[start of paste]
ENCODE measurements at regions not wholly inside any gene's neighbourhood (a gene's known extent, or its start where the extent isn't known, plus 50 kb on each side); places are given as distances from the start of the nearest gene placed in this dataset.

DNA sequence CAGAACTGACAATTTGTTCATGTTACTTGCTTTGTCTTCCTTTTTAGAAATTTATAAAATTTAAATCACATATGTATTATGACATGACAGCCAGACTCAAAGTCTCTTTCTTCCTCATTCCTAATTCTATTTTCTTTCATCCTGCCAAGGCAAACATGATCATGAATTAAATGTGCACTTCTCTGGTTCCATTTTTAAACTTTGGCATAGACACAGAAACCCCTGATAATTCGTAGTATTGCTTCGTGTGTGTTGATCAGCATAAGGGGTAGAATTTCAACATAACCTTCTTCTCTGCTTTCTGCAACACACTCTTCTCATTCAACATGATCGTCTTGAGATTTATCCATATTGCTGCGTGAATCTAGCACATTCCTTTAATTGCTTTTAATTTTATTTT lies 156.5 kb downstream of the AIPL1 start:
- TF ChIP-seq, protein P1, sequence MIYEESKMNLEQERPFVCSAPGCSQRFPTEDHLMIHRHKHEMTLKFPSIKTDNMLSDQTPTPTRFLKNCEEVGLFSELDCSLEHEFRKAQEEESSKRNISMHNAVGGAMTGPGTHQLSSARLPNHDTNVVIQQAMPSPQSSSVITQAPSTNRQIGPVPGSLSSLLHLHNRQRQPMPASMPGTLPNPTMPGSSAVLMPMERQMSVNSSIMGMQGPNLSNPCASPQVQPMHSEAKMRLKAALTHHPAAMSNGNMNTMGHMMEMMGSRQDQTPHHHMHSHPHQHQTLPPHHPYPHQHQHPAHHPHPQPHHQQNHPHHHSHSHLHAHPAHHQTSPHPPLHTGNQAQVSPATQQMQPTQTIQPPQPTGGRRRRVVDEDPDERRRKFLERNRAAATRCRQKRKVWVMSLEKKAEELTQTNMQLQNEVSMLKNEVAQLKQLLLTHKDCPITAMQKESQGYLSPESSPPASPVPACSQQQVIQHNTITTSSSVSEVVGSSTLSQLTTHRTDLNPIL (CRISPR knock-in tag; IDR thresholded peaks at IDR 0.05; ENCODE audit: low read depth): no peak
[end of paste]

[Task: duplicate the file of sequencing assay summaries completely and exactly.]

ENCODE measurements at regions not wholly inside any gene's neighbourhood (a gene's known extent, or its start where the extent isn't known, plus 50 kb on each side); places are given as distances from the start of the nearest gene placed in this dataset.

DNA sequence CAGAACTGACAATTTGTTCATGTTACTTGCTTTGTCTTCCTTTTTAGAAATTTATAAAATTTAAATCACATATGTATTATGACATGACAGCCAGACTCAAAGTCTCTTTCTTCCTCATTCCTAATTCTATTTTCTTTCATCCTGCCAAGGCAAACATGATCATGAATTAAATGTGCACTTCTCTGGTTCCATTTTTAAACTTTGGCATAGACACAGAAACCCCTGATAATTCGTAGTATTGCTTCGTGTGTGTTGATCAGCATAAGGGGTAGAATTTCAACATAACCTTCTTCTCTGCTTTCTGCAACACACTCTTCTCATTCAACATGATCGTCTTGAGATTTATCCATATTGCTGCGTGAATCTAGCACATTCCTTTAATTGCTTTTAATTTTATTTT lies 156.5 kb downstream of the AIPL1 start:
- TF ChIP-seq, protein P1, sequence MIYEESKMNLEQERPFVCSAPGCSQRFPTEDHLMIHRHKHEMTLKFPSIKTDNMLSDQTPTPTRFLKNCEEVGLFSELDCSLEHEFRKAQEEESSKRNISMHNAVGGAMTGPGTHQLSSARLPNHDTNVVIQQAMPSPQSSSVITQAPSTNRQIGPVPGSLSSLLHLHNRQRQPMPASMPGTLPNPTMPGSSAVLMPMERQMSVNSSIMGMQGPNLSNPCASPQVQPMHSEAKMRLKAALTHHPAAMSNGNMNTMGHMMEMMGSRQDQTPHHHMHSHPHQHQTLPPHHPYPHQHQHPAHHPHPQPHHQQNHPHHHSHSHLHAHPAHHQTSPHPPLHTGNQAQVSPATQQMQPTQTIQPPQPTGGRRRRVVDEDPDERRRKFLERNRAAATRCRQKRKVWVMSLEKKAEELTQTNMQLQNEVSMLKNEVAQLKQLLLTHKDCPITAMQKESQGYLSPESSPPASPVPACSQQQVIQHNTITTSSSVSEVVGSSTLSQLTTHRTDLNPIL (CRISPR knock-in tag; IDR thresholded peaks at IDR 0.05; ENCODE audit: low read depth): no peak